Right off the bat, WolframAlpha says

    $\displaystyle \int x^2\sqrt{x+1}dx$

    Where $\displaystyle u=\sqrt{x+1}$ and $\displaystyle du=\frac{1}{2\sqrt{x+1}}$

    So they say

    $\displaystyle \int x^2\sqrt{x+1}dx$
    = $\displaystyle 2\int u^2 (u^2-1)^2 du$
    = $\displaystyle 2\int (u^6-2u^4+u^2)du$

    Could you elaborate on this for me please? From the above relation shouldn't $\displaystyle u^2=x+1$ not $\displaystyle u^2=x^2$ I have no idea how they got this, I came up with

    $\displaystyle \int_{0}^3 (u-1)^2\sqrt{u}du$ where $\displaystyle u=x+1$
    = $\displaystyle \int_{0}^3 (x^{\frac{5}{2}}-2u^{\frac{3}{2}}+u^{\frac{1}{2}})du$

    Thanks for your time!
    Follow Math Help Forum on Facebook and Google+

  7. #7
    Super Member Random Variable's Avatar
    Joined
    May 2009
    Posts
    959
    Thanks
    3
    I was going to sub in the post that RandomVariable made, but I was just wondering if you could clarify that for me, I thought that identity was supposed to look like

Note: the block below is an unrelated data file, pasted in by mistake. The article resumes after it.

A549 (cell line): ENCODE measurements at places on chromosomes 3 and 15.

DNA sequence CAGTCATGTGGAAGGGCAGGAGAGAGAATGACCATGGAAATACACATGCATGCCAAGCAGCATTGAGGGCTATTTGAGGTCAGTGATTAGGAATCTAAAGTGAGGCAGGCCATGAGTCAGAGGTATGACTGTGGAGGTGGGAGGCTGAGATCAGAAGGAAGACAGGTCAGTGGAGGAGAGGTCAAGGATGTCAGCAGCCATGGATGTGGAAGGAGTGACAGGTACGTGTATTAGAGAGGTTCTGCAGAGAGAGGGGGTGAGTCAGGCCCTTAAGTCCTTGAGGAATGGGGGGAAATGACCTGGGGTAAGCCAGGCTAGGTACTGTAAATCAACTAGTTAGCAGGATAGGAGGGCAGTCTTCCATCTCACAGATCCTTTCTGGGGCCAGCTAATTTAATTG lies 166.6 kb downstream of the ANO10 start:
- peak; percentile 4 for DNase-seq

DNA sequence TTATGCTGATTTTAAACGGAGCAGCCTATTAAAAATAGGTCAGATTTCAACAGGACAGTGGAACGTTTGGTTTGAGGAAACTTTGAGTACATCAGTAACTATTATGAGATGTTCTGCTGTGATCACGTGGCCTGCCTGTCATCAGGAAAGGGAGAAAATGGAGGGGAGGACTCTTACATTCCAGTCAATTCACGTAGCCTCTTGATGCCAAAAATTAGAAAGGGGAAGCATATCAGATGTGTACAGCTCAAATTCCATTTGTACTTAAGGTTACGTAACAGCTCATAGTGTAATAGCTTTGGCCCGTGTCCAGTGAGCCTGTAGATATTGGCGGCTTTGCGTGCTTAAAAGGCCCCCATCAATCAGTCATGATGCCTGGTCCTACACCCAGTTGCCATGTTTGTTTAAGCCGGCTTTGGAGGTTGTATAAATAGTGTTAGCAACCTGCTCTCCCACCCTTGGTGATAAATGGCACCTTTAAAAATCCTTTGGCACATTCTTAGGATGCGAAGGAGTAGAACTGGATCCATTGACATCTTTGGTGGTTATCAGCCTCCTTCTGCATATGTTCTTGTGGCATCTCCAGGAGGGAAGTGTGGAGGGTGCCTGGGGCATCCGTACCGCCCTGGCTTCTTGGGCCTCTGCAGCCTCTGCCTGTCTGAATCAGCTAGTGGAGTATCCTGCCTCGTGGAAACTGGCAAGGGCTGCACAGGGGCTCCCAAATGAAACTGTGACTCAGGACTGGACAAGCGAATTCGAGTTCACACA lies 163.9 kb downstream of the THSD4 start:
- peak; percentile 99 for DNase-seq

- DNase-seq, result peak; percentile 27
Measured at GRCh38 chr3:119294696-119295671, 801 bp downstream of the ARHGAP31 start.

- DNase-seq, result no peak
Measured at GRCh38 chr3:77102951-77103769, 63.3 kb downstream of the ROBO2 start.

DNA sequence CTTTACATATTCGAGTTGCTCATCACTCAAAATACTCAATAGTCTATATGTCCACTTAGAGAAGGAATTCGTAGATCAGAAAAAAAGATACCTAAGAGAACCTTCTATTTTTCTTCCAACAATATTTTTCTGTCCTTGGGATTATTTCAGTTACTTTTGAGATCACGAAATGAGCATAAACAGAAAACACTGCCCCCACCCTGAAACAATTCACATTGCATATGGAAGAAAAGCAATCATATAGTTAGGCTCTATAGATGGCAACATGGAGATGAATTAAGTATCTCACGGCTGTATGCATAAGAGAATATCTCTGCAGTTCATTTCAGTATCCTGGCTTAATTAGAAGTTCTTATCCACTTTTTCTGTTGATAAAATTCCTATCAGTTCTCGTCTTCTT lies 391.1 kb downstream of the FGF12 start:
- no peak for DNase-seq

EDIT- I'm mistaken, what you posted was but I'm still lost as to where that identity comes from? I can't find it anywhere in my textbook.
    Just let u= 2x. And it should be $\displaystyle \sin^{2} \Big(\frac{u}{2}\Big) = \frac {1-\cos u}{2} $

    $\displaystyle \cos^{2} \Big(\frac {u}{2} \Big) = \frac {1+\cos u}{2} $
    Follow Math Help Forum on Facebook and Google+

  8. #8
    Newbie
    Joined
    Jul 2009
    Posts
    18
    But the original equation was $\displaystyle sin(3x)$ so if we make $\displaystyle u=2x$ don't we have to turn that into $\displaystyle \frac{3}{2}u=3x$ or something to make that equation usable? Or actually $\displaystyle \frac{2}{3}u=\frac{2}{3}(3x)$? I'm getting lost now.
    Follow Math Help Forum on Facebook and Google+

  9. #9
    Super Member Random Variable's Avatar
    Joined
    May 2009
    Posts
    959
    Thanks
    3
    Quote Originally Posted by superduper View Post